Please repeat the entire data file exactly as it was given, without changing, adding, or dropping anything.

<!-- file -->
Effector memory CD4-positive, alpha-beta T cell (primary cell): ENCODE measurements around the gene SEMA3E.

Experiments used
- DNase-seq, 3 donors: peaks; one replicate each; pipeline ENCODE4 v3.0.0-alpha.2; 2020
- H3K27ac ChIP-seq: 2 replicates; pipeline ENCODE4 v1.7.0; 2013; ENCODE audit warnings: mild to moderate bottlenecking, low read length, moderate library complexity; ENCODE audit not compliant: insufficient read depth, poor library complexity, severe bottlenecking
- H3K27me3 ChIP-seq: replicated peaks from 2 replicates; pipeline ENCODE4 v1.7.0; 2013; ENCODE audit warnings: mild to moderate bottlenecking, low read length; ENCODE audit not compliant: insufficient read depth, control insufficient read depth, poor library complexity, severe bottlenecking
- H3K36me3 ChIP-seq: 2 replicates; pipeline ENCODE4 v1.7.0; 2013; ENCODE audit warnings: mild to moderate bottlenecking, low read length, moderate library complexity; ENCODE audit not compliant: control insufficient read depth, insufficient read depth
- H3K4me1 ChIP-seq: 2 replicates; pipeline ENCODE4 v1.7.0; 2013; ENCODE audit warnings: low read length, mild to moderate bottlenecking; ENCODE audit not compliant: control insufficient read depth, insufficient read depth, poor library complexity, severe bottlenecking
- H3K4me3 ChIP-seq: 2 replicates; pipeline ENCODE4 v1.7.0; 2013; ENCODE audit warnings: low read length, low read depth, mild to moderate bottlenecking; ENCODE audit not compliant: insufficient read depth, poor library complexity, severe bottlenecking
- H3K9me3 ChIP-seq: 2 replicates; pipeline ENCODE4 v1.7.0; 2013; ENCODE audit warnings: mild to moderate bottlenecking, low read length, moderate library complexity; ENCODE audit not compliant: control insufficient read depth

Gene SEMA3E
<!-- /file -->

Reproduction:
Effector memory CD4-positive, alpha-beta T cell (primary cell): ENCODE measurements around the gene SEMA3E.

Experiments used
- DNase-seq, 3 donors: peaks; one replicate each; pipeline ENCODE4 v3.0.0-alpha.2; 2020
- H3K27ac ChIP-seq: 2 replicates; pipeline ENCODE4 v1.7.0; 2013; ENCODE audit warnings: mild to moderate bottlenecking, low read length, moderate library complexity; ENCODE audit not compliant: insufficient read depth, poor library complexity, severe bottlenecking
- H3K27me3 ChIP-seq: replicated peaks from 2 replicates; pipeline ENCODE4 v1.7.0; 2013; ENCODE audit warnings: mild to moderate bottlenecking, low read length; ENCODE audit not compliant: insufficient read depth, control insufficient read depth, poor library complexity, severe bottlenecking
- H3K36me3 ChIP-seq: 2 replicates; pipeline ENCODE4 v1.7.0; 2013; ENCODE audit warnings: mild to moderate bottlenecking, low read length, moderate library complexity; ENCODE audit not compliant: control insufficient read depth, insufficient read depth
- H3K4me1 ChIP-seq: 2 replicates; pipeline ENCODE4 v1.7.0; 2013; ENCODE audit warnings: low read length, mild to moderate bottlenecking; ENCODE audit not compliant: control insufficient read depth, insufficient read depth, poor library complexity, severe bottlenecking
- H3K4me3 ChIP-seq: 2 replicates; pipeline ENCODE4 v1.7.0; 2013; ENCODE audit warnings: low read length, low read depth, mild to moderate bottlenecking; ENCODE audit not compliant: insufficient read depth, poor library complexity, severe bottlenecking
- H3K9me3 ChIP-seq: 2 replicates; pipeline ENCODE4 v1.7.0; 2013; ENCODE audit warnings: mild to moderate bottlenecking, low read length, moderate library complexity; ENCODE audit not compliant: control insufficient read depth

Gene SEMA3E